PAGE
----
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Declarative vs. scripted pipelines: What's the difference?

Scripted pipelines were once the standard for CI/CD but they are nearly extinct, and since supplanted by declarative pipelines. See how they compare and when each works best.

Jenkins provides two different syntaxes for pipelines. When DevOps engineers write a Jenkins pipeline, they can choose between declarative and scripted. The differences between the two are both subtle and significant.

Let's explore how declarative vs. scripted pipelines differ in Jenkins development, and what developers need to know before they choose the syntax.

Groovy scripted pipelines

When the Jenkins pipeline was first introduced, the scripted pipeline was the only available option. Software developers enthusiastically embraced the scripted pipeline for two big reasons:

  • It provided a domain specific language that simplified many tasks a Jenkins developer would perform.
  • At the same time, it allowed developers to inject Groovy code into their pipelines any time.

Groovy is a JVM-based programming language, which means a scripted Jenkins pipeline that uses Groovy has access to the vast array of APIs that are packaged with the JDK. The scripted pipeline developer has an immense amount of power.

Too much power, in fact.

Scripted pipeline drawbacks

The development community found that pipeline builders with strong Java and Groovy skills, but little experience with Jenkins, would often write complicated Groovy code to add functionality that's already available through the Jenkins DSL.

A Jenkins pipeline should be a simple, easy-to-read and easy-to-manage component. Excessive code in a scripted pipeline violates one of the fundamental CI/CD principles.

As a result, Jenkins corrected this trend when it introduced the declarative pipeline.

Declarative vs. scripted pipelines

In contrast to the scripted pipeline, the declarative Jenkins pipeline doesn't permit a developer to inject code. A Groovy script or a Java API reference in a declarative pipeline will cause a compilation failure.

While this restriction might sound limiting on the surface, it's not.

The Jenkins DSL provides a variety of facilities to introduce simple conditional logic. A declarative pipeline supports conditional statement usage, allows access to environment variables and provides facilities to add logging and error handling. The tradeoff is that declarative pipelines don't allow deep integration into Groovy and Java APIs.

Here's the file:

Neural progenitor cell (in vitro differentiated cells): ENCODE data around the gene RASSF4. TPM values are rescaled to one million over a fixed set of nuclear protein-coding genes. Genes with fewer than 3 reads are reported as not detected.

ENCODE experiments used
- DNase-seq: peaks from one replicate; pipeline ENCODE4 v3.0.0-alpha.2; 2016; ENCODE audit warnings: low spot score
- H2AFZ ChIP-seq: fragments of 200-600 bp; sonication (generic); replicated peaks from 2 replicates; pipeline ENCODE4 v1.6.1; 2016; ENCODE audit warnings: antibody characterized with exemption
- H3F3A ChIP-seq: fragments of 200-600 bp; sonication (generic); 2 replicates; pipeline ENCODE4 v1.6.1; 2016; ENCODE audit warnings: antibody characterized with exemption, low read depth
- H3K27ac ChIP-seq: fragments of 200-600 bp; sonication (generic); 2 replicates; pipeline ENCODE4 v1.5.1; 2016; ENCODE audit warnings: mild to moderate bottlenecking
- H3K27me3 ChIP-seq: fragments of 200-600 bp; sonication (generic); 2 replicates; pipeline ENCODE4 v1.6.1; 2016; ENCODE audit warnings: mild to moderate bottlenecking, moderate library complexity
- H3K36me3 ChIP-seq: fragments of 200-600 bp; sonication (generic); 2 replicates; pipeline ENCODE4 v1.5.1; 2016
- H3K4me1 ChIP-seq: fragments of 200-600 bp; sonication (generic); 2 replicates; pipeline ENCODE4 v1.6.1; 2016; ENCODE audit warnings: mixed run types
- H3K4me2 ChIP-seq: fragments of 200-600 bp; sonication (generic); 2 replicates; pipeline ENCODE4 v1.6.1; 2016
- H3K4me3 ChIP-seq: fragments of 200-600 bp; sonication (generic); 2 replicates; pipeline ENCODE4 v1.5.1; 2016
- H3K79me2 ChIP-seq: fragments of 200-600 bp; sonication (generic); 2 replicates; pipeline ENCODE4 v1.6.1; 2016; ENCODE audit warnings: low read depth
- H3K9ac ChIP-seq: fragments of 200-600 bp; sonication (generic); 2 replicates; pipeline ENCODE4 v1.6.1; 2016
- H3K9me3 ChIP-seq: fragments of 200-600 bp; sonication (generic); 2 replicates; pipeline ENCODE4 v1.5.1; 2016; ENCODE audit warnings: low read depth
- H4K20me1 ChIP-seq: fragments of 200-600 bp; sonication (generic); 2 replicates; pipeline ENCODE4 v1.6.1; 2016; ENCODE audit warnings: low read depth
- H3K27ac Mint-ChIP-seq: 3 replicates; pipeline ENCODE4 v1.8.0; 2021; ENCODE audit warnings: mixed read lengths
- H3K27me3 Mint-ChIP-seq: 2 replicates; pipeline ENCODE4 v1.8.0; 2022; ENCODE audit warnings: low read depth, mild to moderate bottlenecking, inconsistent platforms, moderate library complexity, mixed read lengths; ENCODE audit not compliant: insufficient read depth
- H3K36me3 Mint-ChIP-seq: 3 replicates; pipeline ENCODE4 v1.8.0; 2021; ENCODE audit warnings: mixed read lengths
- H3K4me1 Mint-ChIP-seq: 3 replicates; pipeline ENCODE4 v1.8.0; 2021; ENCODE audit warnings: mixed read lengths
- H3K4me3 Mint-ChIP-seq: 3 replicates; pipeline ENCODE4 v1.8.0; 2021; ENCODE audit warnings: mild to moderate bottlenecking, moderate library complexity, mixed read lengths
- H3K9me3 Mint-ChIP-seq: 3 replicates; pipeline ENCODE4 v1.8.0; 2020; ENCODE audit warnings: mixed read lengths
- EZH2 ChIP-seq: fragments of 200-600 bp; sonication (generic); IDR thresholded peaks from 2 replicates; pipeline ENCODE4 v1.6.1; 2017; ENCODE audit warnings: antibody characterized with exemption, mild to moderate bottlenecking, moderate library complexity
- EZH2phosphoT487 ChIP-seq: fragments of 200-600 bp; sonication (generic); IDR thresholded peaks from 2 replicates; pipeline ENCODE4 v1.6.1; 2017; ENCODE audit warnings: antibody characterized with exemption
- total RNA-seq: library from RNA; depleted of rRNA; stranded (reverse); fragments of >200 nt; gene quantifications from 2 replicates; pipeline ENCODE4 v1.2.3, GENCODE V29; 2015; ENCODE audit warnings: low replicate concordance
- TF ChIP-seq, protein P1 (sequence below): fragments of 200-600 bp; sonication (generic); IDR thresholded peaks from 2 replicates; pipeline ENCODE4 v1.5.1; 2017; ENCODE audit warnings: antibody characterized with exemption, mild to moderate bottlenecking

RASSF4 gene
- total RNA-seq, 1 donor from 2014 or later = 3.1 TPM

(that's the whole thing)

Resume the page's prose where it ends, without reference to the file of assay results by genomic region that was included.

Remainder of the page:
But what about those difficult corner cases that can only be addressed when a developer accesses the rich set of APIs provided by the Groovy and Java programming languages? Won't the inability to write Groovy code on a pipeline limit its ability to solve the difficult and challenging CI/CD problems that inevitably arise in the enterprise?

The short answer is no, it does not.

Simply put, never put complex code into a pipeline, regardless of whether it seems possible. Jenkins provides several ways to make complex logic available to both scripted and declarative pipelines. One approach to isolate complex code is to code the logic into a Jenkins plugin. It provides the added benefit of reusability across multiple Jenkins installations. Jenkins also supports shared libraries, which allow developers to write and maintain complex code in a standard IDE, which can then be referenced through an import in a build pipeline.

It's always been a best practice to keep complex code out of a Jenkins pipeline. The declarative pipeline simply enforces this.

The same, but different

Scripted vs. declarative pipelines are different only in their programmatic approach. One uses a declarative programming model, while the other uses an imperative programming model.

But they both run on the same Jenkins pipeline sub-system. There are no differences in the runtime performance, scalability and problem solvability perspective in the declarative vs. scripted pipeline debate. They only differ in the syntactic approach used to achieve an end goal.

Pipeline syntax differences

Declarative pipelines always begin with the word pipeline. Scripted pipelines, on the other hand, always begin with the word node. Declarative pipelines break down stages into individual stages that can contain multiple steps. Scripted pipelines use Groovy code and references to the Jenkins pipeline DSL within the stage elements without the need for steps.

These are the key differences that allow a developer to quickly differentiate between a scripted pipeline and a declarative pipeline.

declarative vs. scripted pipeline
Difference in syntax between a declarative vs. scripted pipeline

Now what about the choice between declarative vs. scripted pipelines for a new project? The answer to that question is most definitely the declarative pipeline.

The development industry has largely moved toward a declarative programming model for CI/CD pipelines. Both GitHub Actions and GitLab CI support only YAML pipelines, which are very similar to declarative Jenkins pipelines.

Furthermore, declarative pipelines are easier to maintain and they tend to have a lower learning curve. The declarative syntax is the best approach to use when new CI/CD workflows are built.

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